Radio NZ: Govt defends trading law enforcement

Dominion Post: Malaysian diplomat case inquiry head named

NZ Herald: Diplomat case: Court file released

TV3: Ministerial inquiry launched into diplomat case

Interest.co.nz: Key suggests mid-level MFAT diplomat “considers career options”

NBR: McCully announces inquiry into MFAT’s handling of Malaysian diplomat allegations

Scoop media:  Teacher funding ratios to remain the same

Radio NZ:  Listen Hekia Parata on Morning Report

Radio NZ:  Labour pledges to reduce class sizes

Previous related blogposts

Why Hekia Parata should not be sacked

Hypocrisy – thy name be National

Hon. Paula Bennett, Minister of Hypocrisy


 

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Kirk

Above image acknowledgment: Francis Owen/Lurch Left Memes

This blogpost was first published on The Daily Blog on 13 July 2014.

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ACT leader, Jamie Whyte, refutes cliched stereotype of solo-mothers?

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6a00d83451d75d69e20163022de8ed970d-450wi

 

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One of the most enduring, irrational, and hateful myths constantly spat our by various right-wingers is that solo-mothers (but never solo-dads) are “breeding for business“. It is a cliche that rolls of the tongue easily; requires no evidence; and ignores simple realities of life such as women who escape violent relationships or are deserted by their partners for the blonde office-colleague.

Whether it is John Key referring to women as “breeding for business“, or anonymous redneck bigots parroting their cliches via on-line fora – solo-mums (but never solo-fathers) make for  easy targets. As one ignorant, right-wing bigot said on his blog,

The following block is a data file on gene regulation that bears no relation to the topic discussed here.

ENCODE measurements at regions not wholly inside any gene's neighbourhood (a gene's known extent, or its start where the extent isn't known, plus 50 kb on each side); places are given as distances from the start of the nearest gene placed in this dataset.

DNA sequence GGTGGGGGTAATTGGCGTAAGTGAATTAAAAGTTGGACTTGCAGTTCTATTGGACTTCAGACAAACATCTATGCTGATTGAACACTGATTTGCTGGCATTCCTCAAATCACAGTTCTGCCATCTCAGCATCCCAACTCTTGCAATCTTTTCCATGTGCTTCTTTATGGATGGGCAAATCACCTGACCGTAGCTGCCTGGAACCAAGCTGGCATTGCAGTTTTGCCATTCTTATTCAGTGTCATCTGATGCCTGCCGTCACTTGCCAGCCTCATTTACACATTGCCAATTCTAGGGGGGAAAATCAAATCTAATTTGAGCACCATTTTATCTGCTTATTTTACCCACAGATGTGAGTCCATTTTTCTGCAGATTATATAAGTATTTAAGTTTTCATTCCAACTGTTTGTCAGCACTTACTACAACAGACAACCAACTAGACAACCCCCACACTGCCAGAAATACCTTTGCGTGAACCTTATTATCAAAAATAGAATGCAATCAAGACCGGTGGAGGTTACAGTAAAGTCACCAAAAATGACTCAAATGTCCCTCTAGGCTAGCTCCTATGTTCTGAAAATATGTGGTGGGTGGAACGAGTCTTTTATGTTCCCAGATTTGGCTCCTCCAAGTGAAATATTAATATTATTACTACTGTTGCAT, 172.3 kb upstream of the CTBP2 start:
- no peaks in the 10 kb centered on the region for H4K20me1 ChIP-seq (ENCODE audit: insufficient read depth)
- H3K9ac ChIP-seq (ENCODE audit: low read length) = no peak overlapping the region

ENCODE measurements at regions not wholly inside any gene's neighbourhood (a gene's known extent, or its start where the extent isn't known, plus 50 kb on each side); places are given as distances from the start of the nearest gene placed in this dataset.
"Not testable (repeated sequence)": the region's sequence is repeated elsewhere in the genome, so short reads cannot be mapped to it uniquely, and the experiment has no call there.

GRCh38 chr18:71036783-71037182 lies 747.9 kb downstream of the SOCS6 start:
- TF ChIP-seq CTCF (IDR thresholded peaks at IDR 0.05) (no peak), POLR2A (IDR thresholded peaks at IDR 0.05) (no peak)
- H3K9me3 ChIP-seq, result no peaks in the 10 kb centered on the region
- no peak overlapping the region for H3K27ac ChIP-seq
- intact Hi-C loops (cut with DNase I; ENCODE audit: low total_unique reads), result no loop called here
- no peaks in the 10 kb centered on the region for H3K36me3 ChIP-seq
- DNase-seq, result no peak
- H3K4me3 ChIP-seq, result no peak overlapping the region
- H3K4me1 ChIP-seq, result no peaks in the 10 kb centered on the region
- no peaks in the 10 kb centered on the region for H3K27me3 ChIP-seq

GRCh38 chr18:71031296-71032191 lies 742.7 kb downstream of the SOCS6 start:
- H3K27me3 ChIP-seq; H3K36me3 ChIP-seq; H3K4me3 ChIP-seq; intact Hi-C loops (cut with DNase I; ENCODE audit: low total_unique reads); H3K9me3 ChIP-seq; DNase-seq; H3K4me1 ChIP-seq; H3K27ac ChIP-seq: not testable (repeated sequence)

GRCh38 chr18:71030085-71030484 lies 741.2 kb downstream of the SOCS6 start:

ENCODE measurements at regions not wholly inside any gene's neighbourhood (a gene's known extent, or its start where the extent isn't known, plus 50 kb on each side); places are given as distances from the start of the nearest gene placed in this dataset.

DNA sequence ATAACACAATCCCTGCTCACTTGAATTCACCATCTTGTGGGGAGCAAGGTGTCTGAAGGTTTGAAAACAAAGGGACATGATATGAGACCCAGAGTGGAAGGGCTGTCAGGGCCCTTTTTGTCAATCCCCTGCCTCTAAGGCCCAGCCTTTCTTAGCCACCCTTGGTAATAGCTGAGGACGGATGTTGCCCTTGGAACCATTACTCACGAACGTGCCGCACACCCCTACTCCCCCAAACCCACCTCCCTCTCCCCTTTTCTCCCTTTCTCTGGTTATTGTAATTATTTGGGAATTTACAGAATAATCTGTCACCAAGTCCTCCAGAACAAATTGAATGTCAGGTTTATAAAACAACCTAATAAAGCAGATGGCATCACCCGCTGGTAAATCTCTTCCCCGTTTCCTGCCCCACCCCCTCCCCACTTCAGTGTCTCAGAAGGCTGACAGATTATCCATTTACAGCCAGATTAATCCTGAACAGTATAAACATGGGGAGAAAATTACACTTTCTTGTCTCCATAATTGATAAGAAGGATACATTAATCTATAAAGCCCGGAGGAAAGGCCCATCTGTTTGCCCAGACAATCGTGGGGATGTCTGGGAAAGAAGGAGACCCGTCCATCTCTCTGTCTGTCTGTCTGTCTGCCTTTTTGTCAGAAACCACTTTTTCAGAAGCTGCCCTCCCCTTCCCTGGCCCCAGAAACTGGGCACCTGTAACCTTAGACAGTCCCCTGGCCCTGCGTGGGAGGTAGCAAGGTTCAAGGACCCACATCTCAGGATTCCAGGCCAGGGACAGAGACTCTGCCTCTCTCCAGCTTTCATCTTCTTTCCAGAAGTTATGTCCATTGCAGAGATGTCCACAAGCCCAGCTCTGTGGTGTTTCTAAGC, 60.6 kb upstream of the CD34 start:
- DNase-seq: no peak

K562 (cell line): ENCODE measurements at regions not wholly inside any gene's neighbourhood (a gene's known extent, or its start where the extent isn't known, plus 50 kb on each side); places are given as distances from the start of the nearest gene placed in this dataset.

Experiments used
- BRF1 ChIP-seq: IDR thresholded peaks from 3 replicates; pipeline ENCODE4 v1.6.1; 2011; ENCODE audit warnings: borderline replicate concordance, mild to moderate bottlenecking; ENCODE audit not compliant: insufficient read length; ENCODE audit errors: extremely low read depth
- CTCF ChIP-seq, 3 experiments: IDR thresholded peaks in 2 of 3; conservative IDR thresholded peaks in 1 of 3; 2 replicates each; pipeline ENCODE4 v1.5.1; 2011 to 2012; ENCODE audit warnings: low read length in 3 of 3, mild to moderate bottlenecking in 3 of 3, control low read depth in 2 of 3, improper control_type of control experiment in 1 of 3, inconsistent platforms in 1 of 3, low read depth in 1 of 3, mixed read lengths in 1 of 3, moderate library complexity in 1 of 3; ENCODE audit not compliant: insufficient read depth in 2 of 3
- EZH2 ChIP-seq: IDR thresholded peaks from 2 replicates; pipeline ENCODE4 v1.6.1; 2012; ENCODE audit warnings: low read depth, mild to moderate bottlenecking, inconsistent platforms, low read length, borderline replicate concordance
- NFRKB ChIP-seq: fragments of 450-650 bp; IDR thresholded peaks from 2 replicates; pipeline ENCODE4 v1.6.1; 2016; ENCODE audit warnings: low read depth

“It seems like a good start but incentives really need to be focused on making it harder for Mums to pop out kids on the DPB and easier if one chooses to be honest with others and themselves and work for a living to support themselves and their family.”

Prejudice requires no justification. It just  panders to negative emotion rather than critical thought.

The myth of the “breeding solo mum” (but never “breeding solo dads”) is based on misogyny and enduring patriarchal punitive attitudes.

After all, when is the last time solo-fathers were targeted by right wing bloggers; beneficiariary bashers; or this government. Answer – practically never. If ever.

Equally pernicious is the right wing blogger, commentator, or self-proclaimed “expert”, who mis-uses statistics to prove their point, but which, upon closer analysis, debunks their case entirely.

The rationale for prejudice is fairly simple.

It absolves right-wing governments from adopting constructive, but costly policies such as the Training Incentive Allowance, which allow solo-parents (mums and dads) to gain an education and re-enter the workforce when family committments allow. This is how the current Welfare Minister, Paula Bennett, obtained her university degree – the Training Incentive Allowance.

In July 2009, Bennett scrapped the allowance altogether. And when two solo-mothers criticised Bennett’s actions, the Social Welfare Minister reacted with the full power of the State at her finger-tips, and released their personal details to the media. It was a frightening, sickening, display of abuse of State power unseen since Rob Muldoon’s reign of fear.

Three years later, despite the Director of the Office of Human Rights Proceedings, Robert Hesketh, upholding a complaint again Bennett, the Minister was unrepentant and said she would do the same thing again after “taking advice”.

Two years ago, as the  economy stagnated and unemployment soared to 7.3%,  National ramped up it’s brutal and destructive campaign against those on welfare. Key and his cronies needed a scapegoat to deflect public attention from daily bad headlines, and welfare beneficiaries were targetted.